Fintan O'Toole: Irexit would be the end of Irish nationalism

A campaign to get Ireland to follow Britain out of the EU is doomed to fail

What Europhile quisling said this: “Ireland belongs to Europe by history, tradition and sentiment no less than by geography. Our destiny is bound up with that of Europe . . . Our people have always tended to look to Europe for inspiration, guidance and encouragement”?

That was Seán Lemass, who fought in the 1916 Rising as a boy, took the anti-Treaty side in the Civil War, built Fianna Fáil and could never be thought of as anything other than an Irish nationalist. He was speaking in Brussels in January 1962 on Ireland’s hopes of joining what was then the European Economic Community. He stressed that he fully understood that Ireland was seeking to be part of a project that was about much more than economics and that he spoke “in full awareness” of the EEC’s underlying aim of “ever-closer union”.

The logic of Irexit would be for Ireland to rejoin the UK – and that's why it hasn't a hope

For all the fantasies of Nigel Farage and John Waters, Ireland will not follow the UK out of the European Union. It won't do it for reasons that Farage and his new-found Irish acolytes fail to fathom but that Lemass fully understood. Brexit is an authentic English nationalist revolution, even if it depends on a ludicrous notion of the EU as England's imperial oppressor. Irexit would not be an Irish nationalist revolution. On the contrary, it would be the end of Irish nationalism. The logic of Irexit would be for Ireland to rejoin the UK – and that's why it hasn't a hope.

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Satellite state

If we were to be brutal about it and strip away all the undoubted psychological satisfactions of nationhood, Irish independence was largely notional until we joined the EEC in 1973. In some ways, Ireland was rather like what Britain could yet become after Brexit – a satellite state. We were no longer represented at Westminster but we played largely by British rules. There were grand moments of national self-assertion (most obviously Irish neutrality during the second World War) but day-to-day realities, as Lemass understood, were the realities of dependency. Our people continued to emigrate to British cities. Our economy was a British backwater.

In 1960, 75 per cent of Irish exports went to the UK. In 1972, the last year before we joined the EEC, the proportion was still 61 per cent. Now, just 18 per cent of Irish service exports and 14 per cent of Irish goods exports are to the UK. Conversely, Ireland’s economic links to continental Europe were astonishingly weak. In 1971, our total exports to the EEC’s six member states amounted to just £23 million. Just 10 years later, Irish exports to EEC countries other than the UK stood at £968 million.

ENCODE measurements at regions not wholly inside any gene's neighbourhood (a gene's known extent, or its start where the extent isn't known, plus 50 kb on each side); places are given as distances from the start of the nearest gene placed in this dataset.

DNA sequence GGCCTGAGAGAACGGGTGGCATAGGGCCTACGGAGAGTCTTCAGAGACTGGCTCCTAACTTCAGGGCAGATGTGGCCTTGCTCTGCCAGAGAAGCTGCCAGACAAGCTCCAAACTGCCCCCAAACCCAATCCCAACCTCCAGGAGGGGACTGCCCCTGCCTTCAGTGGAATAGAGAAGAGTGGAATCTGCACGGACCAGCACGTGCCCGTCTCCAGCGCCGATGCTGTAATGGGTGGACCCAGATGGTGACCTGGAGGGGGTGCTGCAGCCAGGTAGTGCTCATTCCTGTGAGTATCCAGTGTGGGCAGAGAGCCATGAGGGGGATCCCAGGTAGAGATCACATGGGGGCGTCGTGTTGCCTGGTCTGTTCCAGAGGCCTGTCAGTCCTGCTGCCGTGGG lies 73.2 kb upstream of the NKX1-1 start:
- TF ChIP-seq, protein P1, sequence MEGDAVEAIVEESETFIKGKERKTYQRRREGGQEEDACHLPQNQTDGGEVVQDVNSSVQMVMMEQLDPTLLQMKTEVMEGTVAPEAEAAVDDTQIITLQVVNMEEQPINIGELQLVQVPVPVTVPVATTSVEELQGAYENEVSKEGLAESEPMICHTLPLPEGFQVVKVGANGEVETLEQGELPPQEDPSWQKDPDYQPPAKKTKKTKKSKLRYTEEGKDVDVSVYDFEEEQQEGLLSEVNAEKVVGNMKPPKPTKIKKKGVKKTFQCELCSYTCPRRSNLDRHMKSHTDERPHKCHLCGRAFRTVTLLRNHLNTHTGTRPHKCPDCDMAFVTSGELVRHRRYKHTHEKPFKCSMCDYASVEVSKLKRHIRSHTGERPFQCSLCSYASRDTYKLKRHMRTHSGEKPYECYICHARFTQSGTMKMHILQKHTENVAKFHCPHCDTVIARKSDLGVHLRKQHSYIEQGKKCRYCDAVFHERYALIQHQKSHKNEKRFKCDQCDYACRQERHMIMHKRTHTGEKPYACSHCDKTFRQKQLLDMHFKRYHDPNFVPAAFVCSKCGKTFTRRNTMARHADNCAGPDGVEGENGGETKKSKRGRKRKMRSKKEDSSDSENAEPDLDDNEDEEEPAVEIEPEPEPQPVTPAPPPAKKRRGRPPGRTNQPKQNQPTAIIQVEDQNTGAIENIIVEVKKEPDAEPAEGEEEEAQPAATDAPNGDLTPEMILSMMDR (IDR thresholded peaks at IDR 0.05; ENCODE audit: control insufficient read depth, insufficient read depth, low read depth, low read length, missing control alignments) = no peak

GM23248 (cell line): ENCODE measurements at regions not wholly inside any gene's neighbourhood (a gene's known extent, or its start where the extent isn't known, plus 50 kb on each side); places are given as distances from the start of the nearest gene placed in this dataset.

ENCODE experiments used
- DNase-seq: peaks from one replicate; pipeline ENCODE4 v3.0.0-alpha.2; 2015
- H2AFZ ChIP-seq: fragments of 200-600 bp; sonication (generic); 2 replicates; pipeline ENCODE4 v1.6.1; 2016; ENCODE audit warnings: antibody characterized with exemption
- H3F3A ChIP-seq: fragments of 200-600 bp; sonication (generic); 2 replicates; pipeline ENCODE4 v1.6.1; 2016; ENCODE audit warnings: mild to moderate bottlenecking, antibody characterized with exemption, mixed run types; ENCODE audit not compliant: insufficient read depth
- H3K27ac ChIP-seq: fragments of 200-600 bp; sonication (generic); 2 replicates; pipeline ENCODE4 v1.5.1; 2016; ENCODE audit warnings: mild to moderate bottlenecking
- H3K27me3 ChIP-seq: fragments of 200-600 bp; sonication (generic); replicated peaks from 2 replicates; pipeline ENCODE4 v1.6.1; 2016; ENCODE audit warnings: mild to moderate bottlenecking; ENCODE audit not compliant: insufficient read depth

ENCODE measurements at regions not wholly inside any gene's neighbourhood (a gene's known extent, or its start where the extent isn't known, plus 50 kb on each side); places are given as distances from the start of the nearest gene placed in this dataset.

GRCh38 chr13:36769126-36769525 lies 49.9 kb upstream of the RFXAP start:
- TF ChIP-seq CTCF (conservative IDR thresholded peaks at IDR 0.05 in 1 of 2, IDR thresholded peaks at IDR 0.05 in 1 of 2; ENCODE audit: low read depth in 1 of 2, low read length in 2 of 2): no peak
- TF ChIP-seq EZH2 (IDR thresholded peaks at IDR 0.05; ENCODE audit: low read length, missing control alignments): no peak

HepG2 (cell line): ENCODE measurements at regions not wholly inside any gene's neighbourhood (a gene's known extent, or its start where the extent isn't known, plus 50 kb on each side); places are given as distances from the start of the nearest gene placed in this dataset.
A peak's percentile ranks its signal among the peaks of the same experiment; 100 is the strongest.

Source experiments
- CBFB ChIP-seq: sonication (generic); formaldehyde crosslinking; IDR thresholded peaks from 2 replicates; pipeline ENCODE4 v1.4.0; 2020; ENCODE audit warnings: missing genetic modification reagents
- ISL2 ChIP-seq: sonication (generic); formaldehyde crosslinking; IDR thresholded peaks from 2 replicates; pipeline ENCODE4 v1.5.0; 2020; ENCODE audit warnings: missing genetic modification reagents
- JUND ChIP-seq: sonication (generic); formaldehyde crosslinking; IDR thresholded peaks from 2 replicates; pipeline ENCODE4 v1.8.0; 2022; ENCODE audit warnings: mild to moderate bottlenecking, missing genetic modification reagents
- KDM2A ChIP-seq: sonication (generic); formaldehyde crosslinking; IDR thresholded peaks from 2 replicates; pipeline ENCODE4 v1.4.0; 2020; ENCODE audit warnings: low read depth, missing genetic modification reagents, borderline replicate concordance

Usefully, Brexit has reminded us of that stratum of English political life in which it is still perfectly okay – indeed compulsory – to treat Ireland with an arrogance undiminished by absolute ignorance

In one sense, of course, these figures mean nothing. They belong to a rational discourse of economic self-interest and Brexit has reminded us that self-interest may be neither here nor there in nationalist revolutions. The areas of England that will suffer the greatest economic hardship as a result of Brexit are also the areas most in favour of it. The pain of self-harm can be assuaged by the pleasures of self-righteousness. In principle at least the same could be true of Ireland – it is possible to imagine that we might get a masochistic thrill from shooting ourselves in one foot while trying to dance an authentically Irish jig with the other.

Dependency

But there is an enormous difference in this regard between England and Ireland. England has thrown off an imaginary oppressor – we’ve had a real one. England has no idea what actual dependency feels like. It imagines that it is a vague feeling of irritation, a cranky seething at “red tape” and “interference”.

We know what dependency is really like. It’s not Brussels sending you a big cheque and telling you not to spread slurry on your fields in return. It’s not a nice man from Poland coming to install your bathroom or a Latvian woman who speaks five languages coming to work for an American multinational that wouldn’t even be in your city if it couldn’t recruit people like her. It’s having to exist at the whim of foreign people, some of them jolly decent chaps and some of them cynical creeps like Farage.

Usefully, Brexit has reminded us of that stratum of English political life in which it is still perfectly okay – indeed compulsory – to treat Ireland with an arrogance undiminished by absolute ignorance. The rage at Irish impertinence in insisting on guarantees about the Border and the Belfast Agreement was expressed by Tory MPs who talked airily about “the Taoiseach of Northern Ireland Edna Kelly”.

The EU has deep problems but most Irish people will always prefer to take their chances with it rather than going back into the orbit of an England that does not even exert the gravitational pull of an imperial power.

There is something irredeemably ridiculous about a notion of Irish independence that consists of mimicking the craziest contortions of Ireland’s former masters. All our mammies had the answer to it years ago. “Why did you do that?” “Because my friend did it first.” “And if your friend jumped off a cliff, would you do that too?” Even as a little kid, you’d have to be an awful eejit to say “Yes, Mammy.”